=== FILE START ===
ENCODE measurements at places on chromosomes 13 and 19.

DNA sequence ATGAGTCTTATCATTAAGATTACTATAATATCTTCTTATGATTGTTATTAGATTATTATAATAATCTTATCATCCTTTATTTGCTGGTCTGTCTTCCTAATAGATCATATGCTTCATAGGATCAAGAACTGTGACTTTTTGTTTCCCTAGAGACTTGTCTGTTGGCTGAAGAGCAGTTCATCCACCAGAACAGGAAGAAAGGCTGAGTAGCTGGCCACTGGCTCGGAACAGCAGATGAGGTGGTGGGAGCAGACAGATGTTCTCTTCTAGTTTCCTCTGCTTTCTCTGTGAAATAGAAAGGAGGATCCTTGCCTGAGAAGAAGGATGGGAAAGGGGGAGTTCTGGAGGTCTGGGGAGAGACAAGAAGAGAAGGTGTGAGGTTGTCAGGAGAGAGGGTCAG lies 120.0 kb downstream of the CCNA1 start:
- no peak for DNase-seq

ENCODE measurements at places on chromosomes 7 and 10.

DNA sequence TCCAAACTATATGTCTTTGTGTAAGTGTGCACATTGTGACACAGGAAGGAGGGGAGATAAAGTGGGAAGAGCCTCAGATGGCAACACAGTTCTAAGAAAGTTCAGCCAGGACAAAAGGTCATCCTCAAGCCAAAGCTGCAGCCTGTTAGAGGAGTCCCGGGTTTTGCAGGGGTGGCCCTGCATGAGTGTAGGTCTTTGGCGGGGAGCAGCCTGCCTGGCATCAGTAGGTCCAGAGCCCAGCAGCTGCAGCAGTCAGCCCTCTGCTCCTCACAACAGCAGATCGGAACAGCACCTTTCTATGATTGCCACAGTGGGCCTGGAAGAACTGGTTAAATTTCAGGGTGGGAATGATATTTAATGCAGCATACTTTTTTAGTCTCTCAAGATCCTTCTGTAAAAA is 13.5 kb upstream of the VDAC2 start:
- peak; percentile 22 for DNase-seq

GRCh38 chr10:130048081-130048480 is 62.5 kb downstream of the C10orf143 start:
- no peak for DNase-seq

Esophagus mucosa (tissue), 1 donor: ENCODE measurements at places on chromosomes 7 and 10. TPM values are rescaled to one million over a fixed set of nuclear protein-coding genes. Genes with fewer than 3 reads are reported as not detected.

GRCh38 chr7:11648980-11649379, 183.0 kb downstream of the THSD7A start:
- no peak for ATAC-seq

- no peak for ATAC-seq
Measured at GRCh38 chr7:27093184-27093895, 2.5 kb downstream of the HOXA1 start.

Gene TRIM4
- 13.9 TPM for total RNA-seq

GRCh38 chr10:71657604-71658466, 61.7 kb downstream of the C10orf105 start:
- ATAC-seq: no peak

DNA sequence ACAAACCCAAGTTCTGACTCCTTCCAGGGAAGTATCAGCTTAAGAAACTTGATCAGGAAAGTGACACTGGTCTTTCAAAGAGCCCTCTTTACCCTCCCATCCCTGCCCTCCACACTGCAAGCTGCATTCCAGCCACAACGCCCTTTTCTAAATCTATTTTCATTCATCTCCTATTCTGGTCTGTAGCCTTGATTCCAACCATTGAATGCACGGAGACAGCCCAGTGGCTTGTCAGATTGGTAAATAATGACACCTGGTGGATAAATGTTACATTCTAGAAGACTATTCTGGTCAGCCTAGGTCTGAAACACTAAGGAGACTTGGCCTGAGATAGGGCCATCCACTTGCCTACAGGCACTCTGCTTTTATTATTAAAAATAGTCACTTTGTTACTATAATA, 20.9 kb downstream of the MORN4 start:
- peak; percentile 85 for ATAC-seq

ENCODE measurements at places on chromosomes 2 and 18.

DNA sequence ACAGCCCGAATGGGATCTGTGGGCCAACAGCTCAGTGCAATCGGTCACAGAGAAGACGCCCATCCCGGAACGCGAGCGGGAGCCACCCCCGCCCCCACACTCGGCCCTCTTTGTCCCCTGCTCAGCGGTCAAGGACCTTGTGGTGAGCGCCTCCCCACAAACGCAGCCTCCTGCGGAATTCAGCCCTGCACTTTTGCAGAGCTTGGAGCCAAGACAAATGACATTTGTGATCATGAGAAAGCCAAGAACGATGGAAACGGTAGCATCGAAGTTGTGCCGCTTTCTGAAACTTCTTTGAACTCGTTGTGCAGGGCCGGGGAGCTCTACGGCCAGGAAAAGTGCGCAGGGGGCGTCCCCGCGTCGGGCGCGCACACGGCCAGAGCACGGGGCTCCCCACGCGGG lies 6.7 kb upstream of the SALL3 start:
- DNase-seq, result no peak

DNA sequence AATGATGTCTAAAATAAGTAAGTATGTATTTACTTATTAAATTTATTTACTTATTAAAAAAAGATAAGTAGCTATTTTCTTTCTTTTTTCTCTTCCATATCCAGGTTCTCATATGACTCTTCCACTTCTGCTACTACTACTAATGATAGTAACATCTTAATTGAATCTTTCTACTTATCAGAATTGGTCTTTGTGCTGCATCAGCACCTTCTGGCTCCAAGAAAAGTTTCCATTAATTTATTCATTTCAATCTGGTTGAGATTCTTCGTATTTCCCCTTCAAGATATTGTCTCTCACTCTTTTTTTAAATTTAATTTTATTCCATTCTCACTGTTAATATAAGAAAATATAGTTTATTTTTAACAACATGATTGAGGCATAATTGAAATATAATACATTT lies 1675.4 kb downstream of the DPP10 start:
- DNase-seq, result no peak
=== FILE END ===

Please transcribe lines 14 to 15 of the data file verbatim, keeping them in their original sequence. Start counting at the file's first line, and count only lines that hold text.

Gene TRIM4
- 13.9 TPM for total RNA-seq